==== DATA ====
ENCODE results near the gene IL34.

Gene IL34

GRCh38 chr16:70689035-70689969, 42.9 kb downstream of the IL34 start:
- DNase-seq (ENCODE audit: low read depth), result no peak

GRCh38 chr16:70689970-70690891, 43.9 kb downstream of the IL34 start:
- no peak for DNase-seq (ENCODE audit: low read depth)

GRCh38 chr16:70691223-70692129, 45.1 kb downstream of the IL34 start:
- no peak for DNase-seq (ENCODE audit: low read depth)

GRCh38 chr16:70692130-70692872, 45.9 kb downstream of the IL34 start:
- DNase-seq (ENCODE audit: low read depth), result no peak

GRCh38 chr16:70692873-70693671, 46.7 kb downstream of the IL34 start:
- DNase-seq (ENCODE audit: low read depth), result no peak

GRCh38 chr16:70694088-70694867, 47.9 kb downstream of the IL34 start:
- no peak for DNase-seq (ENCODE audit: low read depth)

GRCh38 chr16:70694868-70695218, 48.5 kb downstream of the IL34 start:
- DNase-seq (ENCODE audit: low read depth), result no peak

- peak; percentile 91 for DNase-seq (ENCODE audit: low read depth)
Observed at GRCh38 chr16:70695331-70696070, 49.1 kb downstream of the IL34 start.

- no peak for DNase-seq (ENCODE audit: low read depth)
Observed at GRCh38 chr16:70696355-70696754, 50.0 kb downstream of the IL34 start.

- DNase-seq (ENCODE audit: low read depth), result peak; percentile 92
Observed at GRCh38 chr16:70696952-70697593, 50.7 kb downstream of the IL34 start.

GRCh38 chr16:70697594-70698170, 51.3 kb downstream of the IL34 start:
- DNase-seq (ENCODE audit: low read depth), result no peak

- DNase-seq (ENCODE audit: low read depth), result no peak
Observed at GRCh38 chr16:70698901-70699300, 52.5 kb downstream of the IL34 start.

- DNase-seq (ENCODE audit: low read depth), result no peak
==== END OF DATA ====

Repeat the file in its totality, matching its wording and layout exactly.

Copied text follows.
ENCODE results near the gene IL34.

Gene IL34

GRCh38 chr16:70689035-70689969, 42.9 kb downstream of the IL34 start:
- DNase-seq (ENCODE audit: low read depth), result no peak

GRCh38 chr16:70689970-70690891, 43.9 kb downstream of the IL34 start:
- no peak for DNase-seq (ENCODE audit: low read depth)

GRCh38 chr16:70691223-70692129, 45.1 kb downstream of the IL34 start:
- no peak for DNase-seq (ENCODE audit: low read depth)

GRCh38 chr16:70692130-70692872, 45.9 kb downstream of the IL34 start:
- DNase-seq (ENCODE audit: low read depth), result no peak

GRCh38 chr16:70692873-70693671, 46.7 kb downstream of the IL34 start:
- DNase-seq (ENCODE audit: low read depth), result no peak

GRCh38 chr16:70694088-70694867, 47.9 kb downstream of the IL34 start:
- no peak for DNase-seq (ENCODE audit: low read depth)

GRCh38 chr16:70694868-70695218, 48.5 kb downstream of the IL34 start:
- DNase-seq (ENCODE audit: low read depth), result no peak

- peak; percentile 91 for DNase-seq (ENCODE audit: low read depth)
Observed at GRCh38 chr16:70695331-70696070, 49.1 kb downstream of the IL34 start.

- no peak for DNase-seq (ENCODE audit: low read depth)
Observed at GRCh38 chr16:70696355-70696754, 50.0 kb downstream of the IL34 start.

- DNase-seq (ENCODE audit: low read depth), result peak; percentile 92
Observed at GRCh38 chr16:70696952-70697593, 50.7 kb downstream of the IL34 start.

GRCh38 chr16:70697594-70698170, 51.3 kb downstream of the IL34 start:
- DNase-seq (ENCODE audit: low read depth), result no peak

- DNase-seq (ENCODE audit: low read depth), result no peak
Observed at GRCh38 chr16:70698901-70699300, 52.5 kb downstream of the IL34 start.

- DNase-seq (ENCODE audit: low read depth), result no peak